If you’re looking for an earthy ingredient, look no further than mushrooms, especially wild, foraged ones fresh with the smell and taste of the forest floor.
Mushrooms are the meat of the vegetarian world. They offer a meaty umami flavor to many dishes. Umami is a Japanese word which translates to pleasant savory taste.
Foraging for your own wild mushrooms requires knowing what’s safe and what’s not. Lurking among the safe ones are varieties that can make you very ill and even kill you. That said, know your source.
As you can tell from the photo below, it’s fresh chanterelle time in the Willamette Valley.
Mike told me we will continue to enjoy chanterelles until the first big freeze. At $6 a pound from him, I hope they keep coming for a while. I’ve seen them sell for $18 a pound in local supermarkets.
Twice now I have used these babies to make a warm mushroom-studded salad. The recipe I used as a model is from a 2008 issue of Bon Appétit. It’s a recipe that can adapt to other ingredients, too.
I couldn’t find speck for the first salad so I substituted Prosciutto. Speck is a lightly cured and smoked pork product. Alas, the Vin Santo in the original recipe was not to be found in Salem that day so I used Marsala instead with great success.
I located a local source for Speck at Chop Butchery and Charcuterie inside City Market in Portland. City Market is a collective made up of Chop Butchery, Pastaworks, and Newman’s Fish Company. An impressive selection of wines and beautiful produce are also available. Pastaworks keeps a nice variety of cheeses as well as outstanding handmade fresh pasta.
Warm Chanterelle Salad with Speck, Poached Eggs and Marsala Vinaigrette
- ¾ cup Marsala or Vin Santo
- 2½ tablespoons Sherry vinegar
- 2 shallots, finely minced
- ¾ hazelnut or walnut oil
- Reduce the wine in a small saucepan to about 2 tablespoons, which will take 5 minutes or so.
- Whisk in remaining ingredients and season with salt and pepper.
- 1 pound fresh chanterelle mushrooms, cleaned and cut into ½-inch slices
- ¼ cup olive oil + 2 tablespoons
- 2 cloves garlic, mashed through a press
- 4-5 sprigs of fresh thyme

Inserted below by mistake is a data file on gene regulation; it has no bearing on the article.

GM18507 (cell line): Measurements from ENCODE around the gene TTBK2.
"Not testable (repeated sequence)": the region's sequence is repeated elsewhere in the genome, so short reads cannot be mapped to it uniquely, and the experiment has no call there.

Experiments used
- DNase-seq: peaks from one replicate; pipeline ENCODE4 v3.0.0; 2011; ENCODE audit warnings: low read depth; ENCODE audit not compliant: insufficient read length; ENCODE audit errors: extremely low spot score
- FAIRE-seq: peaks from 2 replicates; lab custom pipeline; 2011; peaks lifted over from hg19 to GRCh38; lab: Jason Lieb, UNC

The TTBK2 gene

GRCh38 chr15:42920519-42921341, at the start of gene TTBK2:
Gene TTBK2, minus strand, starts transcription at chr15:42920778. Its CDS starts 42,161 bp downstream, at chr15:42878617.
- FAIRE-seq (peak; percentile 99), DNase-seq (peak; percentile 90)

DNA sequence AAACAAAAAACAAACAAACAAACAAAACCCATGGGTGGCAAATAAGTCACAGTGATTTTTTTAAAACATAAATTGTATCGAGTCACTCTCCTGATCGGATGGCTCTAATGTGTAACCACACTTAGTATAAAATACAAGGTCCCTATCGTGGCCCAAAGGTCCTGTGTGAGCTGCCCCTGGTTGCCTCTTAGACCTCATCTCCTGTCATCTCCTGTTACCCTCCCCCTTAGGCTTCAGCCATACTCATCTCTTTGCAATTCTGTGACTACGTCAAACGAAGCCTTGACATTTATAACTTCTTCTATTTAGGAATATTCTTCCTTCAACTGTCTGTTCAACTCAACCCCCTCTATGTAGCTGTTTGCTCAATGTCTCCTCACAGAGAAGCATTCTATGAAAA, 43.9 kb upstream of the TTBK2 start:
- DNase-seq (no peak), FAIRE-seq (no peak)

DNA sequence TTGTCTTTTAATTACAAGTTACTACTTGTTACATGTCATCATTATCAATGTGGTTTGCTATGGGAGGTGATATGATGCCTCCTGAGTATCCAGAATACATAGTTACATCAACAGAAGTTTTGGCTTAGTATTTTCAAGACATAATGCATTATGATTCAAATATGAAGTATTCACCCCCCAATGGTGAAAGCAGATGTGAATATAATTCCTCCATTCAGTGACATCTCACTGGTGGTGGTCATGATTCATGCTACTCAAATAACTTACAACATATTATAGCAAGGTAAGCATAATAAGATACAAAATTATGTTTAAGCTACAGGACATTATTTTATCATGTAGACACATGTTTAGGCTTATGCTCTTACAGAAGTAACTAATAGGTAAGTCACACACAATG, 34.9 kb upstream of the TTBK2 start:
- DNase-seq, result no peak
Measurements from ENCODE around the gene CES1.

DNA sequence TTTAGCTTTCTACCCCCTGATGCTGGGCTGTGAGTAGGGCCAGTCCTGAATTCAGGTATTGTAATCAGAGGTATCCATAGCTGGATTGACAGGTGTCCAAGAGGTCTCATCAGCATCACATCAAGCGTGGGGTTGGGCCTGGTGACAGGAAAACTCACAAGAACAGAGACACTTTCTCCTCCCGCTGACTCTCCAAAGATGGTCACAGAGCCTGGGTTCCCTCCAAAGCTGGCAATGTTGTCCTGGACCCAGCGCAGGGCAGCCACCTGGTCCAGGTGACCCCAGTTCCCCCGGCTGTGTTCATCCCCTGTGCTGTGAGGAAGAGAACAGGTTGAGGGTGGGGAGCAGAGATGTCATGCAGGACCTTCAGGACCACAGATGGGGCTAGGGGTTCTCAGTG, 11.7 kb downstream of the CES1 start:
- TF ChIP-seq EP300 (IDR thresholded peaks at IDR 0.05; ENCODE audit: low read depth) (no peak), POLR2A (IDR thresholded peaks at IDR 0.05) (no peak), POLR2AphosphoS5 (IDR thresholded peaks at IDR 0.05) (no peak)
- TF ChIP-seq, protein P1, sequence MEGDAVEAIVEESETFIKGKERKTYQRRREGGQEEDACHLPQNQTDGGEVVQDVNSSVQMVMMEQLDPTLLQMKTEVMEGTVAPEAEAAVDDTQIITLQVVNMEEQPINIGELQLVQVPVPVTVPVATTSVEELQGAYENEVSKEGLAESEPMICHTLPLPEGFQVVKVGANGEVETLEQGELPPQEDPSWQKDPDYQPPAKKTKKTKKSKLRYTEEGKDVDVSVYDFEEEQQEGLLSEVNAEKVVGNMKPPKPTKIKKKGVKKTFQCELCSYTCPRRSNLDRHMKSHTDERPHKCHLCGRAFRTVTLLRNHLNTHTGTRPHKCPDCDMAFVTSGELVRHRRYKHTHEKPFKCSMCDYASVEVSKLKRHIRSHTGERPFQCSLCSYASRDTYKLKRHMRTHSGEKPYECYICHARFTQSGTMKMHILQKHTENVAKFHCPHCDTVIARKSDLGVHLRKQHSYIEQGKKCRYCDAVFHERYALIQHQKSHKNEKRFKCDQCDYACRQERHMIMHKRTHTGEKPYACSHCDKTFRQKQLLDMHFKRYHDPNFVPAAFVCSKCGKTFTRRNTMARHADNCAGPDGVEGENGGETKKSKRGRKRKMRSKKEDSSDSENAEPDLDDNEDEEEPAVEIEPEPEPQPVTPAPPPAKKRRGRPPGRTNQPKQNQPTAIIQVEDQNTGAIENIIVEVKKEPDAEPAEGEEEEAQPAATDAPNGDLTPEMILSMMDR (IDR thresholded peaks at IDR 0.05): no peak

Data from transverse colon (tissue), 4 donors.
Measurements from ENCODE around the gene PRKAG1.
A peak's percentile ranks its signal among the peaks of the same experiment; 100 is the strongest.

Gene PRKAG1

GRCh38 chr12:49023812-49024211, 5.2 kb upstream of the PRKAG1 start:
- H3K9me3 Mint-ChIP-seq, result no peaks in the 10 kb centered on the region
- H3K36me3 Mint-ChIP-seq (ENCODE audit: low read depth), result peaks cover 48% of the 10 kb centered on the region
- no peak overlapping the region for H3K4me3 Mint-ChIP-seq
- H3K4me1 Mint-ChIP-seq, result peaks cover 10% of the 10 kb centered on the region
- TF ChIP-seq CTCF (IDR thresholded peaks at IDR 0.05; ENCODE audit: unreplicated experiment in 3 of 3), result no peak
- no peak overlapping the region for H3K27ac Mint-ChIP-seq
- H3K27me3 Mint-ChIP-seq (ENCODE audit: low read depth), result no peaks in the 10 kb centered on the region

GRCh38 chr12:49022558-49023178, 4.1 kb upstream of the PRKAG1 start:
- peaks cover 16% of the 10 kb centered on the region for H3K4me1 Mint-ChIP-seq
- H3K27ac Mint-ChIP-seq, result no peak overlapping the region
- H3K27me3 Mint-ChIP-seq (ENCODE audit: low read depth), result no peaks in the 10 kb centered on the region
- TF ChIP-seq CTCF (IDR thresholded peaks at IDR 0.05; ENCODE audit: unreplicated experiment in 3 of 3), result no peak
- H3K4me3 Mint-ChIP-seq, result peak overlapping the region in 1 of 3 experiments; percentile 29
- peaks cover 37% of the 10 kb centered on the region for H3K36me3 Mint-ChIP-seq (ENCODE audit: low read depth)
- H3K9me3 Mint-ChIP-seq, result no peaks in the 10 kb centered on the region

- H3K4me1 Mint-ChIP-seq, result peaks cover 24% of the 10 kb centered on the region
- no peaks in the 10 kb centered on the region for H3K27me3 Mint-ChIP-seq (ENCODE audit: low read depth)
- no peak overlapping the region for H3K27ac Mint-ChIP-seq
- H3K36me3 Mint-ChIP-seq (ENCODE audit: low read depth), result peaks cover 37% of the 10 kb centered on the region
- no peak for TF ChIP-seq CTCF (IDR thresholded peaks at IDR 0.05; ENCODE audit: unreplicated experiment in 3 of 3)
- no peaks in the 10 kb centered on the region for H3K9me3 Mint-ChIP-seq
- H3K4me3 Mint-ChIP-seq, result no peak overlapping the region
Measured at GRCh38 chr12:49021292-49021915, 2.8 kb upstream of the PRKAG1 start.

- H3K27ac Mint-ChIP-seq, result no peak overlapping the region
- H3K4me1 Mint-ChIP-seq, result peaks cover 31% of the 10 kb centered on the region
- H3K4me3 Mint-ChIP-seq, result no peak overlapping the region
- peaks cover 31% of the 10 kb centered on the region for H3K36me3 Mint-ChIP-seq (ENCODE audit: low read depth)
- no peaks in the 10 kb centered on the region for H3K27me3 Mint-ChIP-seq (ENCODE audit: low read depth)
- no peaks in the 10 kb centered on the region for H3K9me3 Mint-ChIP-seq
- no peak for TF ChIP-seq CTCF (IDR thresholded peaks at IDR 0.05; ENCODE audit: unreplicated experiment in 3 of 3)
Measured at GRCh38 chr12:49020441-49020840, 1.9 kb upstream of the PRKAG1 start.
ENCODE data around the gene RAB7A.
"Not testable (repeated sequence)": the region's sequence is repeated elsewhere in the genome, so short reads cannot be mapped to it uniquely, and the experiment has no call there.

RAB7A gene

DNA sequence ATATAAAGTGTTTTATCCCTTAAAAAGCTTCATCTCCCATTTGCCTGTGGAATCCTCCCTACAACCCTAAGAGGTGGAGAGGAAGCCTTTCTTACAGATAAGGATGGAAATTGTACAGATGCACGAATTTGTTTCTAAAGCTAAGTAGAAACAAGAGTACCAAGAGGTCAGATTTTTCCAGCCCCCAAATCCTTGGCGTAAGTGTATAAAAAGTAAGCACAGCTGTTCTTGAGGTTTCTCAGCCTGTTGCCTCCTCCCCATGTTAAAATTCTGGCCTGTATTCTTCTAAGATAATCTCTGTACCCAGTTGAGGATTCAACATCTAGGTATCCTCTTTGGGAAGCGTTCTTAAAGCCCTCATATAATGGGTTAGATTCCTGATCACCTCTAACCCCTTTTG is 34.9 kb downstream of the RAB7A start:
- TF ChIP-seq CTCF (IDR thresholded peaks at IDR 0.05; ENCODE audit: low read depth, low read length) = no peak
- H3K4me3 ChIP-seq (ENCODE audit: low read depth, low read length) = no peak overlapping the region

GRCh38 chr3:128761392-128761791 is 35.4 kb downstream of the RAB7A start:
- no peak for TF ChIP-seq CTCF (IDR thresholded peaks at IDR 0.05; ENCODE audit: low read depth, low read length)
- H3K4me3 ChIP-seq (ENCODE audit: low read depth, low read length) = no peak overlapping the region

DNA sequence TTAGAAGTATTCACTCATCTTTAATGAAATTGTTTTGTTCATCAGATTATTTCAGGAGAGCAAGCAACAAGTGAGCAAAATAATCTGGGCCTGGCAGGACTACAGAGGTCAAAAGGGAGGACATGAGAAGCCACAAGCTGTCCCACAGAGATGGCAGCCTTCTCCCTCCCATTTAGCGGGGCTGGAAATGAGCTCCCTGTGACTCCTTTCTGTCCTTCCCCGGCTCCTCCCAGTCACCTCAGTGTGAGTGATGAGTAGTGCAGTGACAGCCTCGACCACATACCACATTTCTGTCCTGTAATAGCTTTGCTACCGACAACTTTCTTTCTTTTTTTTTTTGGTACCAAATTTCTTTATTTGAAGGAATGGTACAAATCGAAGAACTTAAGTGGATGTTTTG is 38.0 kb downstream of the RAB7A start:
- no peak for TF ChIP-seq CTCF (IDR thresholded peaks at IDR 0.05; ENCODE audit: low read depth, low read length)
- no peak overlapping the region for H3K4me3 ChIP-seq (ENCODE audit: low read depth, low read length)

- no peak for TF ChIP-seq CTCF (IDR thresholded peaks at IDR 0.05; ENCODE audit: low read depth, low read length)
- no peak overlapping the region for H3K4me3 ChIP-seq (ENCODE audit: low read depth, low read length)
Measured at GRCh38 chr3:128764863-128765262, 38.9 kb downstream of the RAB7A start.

- ¼ pound speck or prosciutto, thinly sliced
- 4-8 thick slices rustic French bread
- 1 clove garlic, halved lengthwise
- Additional olive oil for drizzling over toasted bread
- 8 fresh large eggs poached and held over in an ice water bath*
- 10-12 cups Boston lettuce, roughly torn into pieces
- About 3 cups arugula or a mixture of salad greens
- Toss the cleaned and sliced chanterelles with ¼ cup oil, mashed garlic, and thyme.
- Roast in a 500º F oven for 5-6 minutes.
- Remove and set aside.
- Heat 2 tablespoons of olive oil in a sauté pan.
- Add speck or Prosciutto and sauté until lightly crisp.
- Toast the bread slices under a broiler until golden brown.
- Rub with the garlic.
- Drizzle or spray with some olive oil.
- Gently reheat the poached eggs in boiling water about 30 seconds but no longer than 1 minute and remove to a paper towel-lined plate.
- Toss the lettuce and greens with some of the vinaigrette to coat and spread on a large platter, or plate individually.
- Top with the chanterelles, speck or Prosciutto, and then the poached eggs and toasted bread.
* Here’s a video on poaching eggs with ease. Although the video says to poach for 4 minutes, I poach for 3½ minutes when I’m holding them for any length of time in ice water.
About the Author (Author Profile)
Music, food and photography are at the center of Charles’ life. He performed with the Dallas Symphony, Dallas Opera and was assistant principal bassoonist with the Fort Worth Symphony for more than 20 years. When Charles and Victor moved to Baltimore, Charles created Lone Star Personal Chef and Catering Service and taught cooking classes at Williams-Sonoma. Now in Salem, Charles is a Realtor with Coldwell Banker Mountain West Real Estate, taught cooking classes for children at the A.C. Gilbert Discovery Village, and owns and operates Charles Price Photography. Charles and Vic enjoy entertaining and frequently host dinners as fundraisers for local non-profits and charities
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